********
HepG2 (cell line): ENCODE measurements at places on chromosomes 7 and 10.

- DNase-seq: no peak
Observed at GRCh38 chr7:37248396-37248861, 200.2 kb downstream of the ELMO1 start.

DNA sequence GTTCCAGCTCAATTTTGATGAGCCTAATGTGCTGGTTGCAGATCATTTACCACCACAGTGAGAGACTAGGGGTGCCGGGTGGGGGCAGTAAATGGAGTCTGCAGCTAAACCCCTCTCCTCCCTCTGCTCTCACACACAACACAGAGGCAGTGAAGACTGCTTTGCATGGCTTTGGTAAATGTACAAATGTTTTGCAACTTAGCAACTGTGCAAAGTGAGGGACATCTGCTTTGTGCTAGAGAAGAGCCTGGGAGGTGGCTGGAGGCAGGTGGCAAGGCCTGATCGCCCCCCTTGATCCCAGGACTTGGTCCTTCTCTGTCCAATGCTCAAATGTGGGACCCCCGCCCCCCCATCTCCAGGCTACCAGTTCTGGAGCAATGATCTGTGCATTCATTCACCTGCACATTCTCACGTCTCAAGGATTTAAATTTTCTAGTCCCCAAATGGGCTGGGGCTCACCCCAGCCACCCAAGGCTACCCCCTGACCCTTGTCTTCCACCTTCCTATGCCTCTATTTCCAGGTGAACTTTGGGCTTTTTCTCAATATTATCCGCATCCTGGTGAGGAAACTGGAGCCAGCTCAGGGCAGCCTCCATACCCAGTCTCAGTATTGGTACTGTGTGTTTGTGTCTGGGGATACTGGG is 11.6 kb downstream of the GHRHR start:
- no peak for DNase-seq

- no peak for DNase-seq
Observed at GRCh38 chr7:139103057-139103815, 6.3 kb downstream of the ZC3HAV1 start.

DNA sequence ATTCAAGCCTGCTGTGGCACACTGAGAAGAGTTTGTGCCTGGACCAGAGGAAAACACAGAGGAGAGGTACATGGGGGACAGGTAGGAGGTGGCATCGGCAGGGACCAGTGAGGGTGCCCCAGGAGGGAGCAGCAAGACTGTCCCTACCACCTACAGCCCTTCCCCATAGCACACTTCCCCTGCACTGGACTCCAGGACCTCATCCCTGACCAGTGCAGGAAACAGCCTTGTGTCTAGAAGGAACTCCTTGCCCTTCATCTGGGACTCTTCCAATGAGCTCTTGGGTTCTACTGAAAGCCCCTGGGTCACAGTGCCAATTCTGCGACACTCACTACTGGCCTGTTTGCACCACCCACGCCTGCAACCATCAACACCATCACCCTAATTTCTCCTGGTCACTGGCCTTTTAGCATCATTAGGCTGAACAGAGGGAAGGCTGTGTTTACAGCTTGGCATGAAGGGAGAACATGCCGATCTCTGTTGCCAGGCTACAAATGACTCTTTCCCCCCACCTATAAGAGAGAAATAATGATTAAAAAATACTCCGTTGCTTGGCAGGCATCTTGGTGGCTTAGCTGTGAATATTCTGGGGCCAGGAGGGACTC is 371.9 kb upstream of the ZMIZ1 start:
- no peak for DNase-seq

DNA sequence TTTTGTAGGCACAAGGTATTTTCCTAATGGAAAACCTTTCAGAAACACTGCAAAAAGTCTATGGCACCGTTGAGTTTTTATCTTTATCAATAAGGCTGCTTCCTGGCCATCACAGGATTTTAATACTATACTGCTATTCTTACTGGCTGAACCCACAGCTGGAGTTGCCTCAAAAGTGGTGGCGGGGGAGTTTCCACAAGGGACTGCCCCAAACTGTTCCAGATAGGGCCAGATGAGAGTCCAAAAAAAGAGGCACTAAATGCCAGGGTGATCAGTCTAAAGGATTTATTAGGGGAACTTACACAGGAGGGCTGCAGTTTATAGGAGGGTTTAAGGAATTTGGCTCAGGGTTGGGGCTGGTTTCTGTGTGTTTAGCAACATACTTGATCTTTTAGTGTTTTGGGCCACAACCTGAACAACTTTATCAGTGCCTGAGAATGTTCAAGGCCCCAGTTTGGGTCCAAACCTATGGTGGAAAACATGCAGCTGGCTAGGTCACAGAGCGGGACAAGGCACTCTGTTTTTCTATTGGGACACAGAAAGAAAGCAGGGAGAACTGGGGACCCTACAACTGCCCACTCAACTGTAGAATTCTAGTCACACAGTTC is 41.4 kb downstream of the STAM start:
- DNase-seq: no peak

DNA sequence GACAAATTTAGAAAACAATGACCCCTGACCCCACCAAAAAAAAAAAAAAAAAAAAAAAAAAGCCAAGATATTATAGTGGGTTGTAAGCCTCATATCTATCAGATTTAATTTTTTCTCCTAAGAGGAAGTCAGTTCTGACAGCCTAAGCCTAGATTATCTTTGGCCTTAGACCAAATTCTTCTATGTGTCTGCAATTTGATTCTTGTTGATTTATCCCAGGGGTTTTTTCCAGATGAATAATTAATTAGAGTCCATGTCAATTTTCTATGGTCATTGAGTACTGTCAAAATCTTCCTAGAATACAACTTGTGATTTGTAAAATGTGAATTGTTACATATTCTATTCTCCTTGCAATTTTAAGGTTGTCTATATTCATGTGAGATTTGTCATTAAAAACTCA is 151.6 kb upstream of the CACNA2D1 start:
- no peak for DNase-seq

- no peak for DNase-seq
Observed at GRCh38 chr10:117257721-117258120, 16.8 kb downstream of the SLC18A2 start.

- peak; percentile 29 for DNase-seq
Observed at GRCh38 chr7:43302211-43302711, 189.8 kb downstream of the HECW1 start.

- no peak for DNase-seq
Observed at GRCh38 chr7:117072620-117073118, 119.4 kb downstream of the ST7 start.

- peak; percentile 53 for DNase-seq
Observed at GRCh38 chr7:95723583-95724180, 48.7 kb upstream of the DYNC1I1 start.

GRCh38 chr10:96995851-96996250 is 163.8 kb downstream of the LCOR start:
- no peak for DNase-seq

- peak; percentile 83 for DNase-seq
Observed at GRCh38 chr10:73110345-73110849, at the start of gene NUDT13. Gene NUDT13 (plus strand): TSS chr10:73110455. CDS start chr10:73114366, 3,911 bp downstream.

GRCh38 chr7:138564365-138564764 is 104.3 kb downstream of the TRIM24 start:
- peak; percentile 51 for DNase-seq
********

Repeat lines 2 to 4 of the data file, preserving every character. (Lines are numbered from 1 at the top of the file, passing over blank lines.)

- DNase-seq: no peak
Observed at GRCh38 chr7:37248396-37248861, 200.2 kb downstream of the ELMO1 start.

DNA sequence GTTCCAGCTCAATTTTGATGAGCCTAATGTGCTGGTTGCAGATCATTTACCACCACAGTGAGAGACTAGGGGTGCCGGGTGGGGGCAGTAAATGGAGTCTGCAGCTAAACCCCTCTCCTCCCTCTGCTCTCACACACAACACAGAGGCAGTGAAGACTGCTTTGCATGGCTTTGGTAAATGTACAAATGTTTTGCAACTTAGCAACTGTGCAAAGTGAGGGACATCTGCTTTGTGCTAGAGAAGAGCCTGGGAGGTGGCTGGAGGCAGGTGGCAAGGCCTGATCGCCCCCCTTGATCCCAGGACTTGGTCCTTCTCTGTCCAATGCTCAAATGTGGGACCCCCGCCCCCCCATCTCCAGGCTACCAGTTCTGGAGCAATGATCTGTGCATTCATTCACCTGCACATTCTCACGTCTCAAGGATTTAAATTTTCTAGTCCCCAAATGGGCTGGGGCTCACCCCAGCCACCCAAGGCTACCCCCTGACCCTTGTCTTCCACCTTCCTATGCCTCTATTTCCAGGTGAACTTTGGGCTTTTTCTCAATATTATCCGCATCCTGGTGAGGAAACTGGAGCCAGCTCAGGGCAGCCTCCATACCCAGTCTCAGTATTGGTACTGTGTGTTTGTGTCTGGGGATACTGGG is 11.6 kb downstream of the GHRHR start: